The long and complex history of cereal cuisine in ancient China
Research reveals interplay of environment and culture have shaped modern cuisines
Credit: Liu et al, 2020 (PLOS ONE, CC BY)
Changing cuisines in ancient China were driven by multiple environmental and cultural practices over thousands of years, according to a study published November 4, 2020 in the open-access journal PLOS ONE by Xinyi Liu of Washington University in St. Louis and Rachel E. B. Reid of Virginia Polytechnic Institute and State University in Virginia.
Cereal grains – including wheat, rice, barley, millet and more – are the most important food sources in the world today. But understanding how these foods originated and spread across the world requires a global effort. In this study, Liu and Reid focus on the ancient history of staple cereals across China, a country well-known for its diverse food products and early adoption of many domesticated plants.
The authors compiled published data of stable carbon and nitrogen isotope compositions measured from 2,448 human skeletal samples from 128 archaeological sites across China, covering a time span over 6,000 years. These isotopic data are indicators of what kinds of plants these humans were predominantly eating, allowing the authors to infer cuisine patterns across time and space. They found that prior to 2000 BC, Chinese staple cuisines were strongly differentiated between northern and southern cultures, while cultures younger than that were dominated by east-west differences.
The authors infer that these patterns of changing cuisines are not driven by traditional narrative of “stages” of changing subsistence modes (hunting, foraging, pastoralism, farming), but are instead driven by multiple factors that favored various hybridized subsistence modes at different times and spaces. They argue that the early north-south divide was driven by environmental differences that favored different plant resources in wetland vs. arid regions, while the later east-west division was driven by differences in cultural practice, with eastern cooking habits of boiling and steaming less suited to adopting new cereals like wheat and barley.
Liu adds: “It appears that cooking is an important force shaping the ancient world. In the context of prehistoric ‘food globalisation’, the reaction of the local cooking tradition to novel exotic food ingredients is a key driver of their adoption and translocation, sustaining the economic foundation of the ancient world…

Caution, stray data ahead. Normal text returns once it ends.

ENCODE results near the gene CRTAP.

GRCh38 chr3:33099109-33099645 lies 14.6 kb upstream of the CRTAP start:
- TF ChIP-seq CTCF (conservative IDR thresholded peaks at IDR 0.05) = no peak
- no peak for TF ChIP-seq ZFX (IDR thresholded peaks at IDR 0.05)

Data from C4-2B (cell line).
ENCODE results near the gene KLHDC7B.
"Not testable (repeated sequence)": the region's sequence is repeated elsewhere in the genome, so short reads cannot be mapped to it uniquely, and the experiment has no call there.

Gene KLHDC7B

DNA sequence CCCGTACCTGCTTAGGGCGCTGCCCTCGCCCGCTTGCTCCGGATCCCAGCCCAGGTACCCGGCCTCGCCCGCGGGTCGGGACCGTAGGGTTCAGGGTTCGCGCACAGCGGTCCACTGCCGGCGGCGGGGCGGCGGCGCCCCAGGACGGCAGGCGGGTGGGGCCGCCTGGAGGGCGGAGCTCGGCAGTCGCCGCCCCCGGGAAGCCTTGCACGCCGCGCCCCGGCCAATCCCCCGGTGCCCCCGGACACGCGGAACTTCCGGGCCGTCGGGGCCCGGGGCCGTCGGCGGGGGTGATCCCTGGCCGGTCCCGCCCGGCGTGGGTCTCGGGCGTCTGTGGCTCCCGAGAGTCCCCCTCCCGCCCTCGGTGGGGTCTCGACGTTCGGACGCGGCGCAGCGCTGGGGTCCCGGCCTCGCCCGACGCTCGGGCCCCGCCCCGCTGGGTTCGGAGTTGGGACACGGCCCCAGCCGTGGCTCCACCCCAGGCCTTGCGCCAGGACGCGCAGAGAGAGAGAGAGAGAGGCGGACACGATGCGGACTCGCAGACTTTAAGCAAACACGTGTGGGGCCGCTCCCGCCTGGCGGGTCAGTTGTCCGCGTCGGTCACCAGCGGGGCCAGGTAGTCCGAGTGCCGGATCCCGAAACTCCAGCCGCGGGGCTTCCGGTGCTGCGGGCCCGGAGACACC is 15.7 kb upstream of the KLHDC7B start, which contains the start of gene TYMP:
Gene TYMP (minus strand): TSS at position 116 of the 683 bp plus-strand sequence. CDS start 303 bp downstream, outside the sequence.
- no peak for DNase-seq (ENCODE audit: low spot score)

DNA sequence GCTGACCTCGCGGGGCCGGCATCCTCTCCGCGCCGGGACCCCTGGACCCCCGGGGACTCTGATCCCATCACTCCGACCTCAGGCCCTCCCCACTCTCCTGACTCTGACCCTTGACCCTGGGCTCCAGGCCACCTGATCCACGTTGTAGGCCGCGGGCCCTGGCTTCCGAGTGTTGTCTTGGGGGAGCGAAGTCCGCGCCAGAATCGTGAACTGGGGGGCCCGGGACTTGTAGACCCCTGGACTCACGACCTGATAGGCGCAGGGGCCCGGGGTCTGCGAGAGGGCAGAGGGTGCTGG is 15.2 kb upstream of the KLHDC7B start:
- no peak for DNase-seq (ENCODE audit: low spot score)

The dispersal of crops into new areas was not necessarily accompanied by the spread of the intrinsic cooking technology. Sometimes novel grains could be incorporated into the local cuisines. We can always relate this to our own experience of food and cooking. Southern style homemade baked beans with bacon are folded into English breakfast tradition to be served on toast.”
Press-only preview: https:/
Contact: Xinyi Liu, [email protected]
Image Captions: 1) Chinese feast 2) Site maps.
(a) Site locations with isotope (white circles) and archaeobotanical (black triangles) data (see Tables 1-3, S1 for isotope studies and S2 for archaeobotanical). (b) Proposed culinary traditions in China after 2000 cal BC as described in the discussion. Regional difference in cooking follows the hypothesis proposed by Fuller and Rowlands (2011). Map generated using ArcMap v. 10.2 and NASA Blue Marble with data set obtained from NASA Earth Observatory (public domain). See: http://earthobservatory.
Image Credits: 1) Giedre Motuzaite Matuzeviciute; 2) Liu et al, 2020 (PLOS ONE, CC BY)
Citation: Liu X, Reid REB (2020) The prehistoric roots of Chinese cuisines: Mapping staple food systems of China, 6000 BC-220 AD. PLoS ONE 15(11): e0240930. https:/
Funding: National Science Foundation, under grant 1826727, “The origins and spread of millet cultivation”, PI: X. Liu; the European Research Council, under grant 249642, “Food Globalisation in Prehistory”, PI, M. Jones. Sponsors did not play any role in research, decision to publish, or preparation of the manuscript.
Competing Interests: No authors have competing interests.
In your coverage please use this URL to provide access to the freely available article in PLOS ONE: https:/
Related Journal Article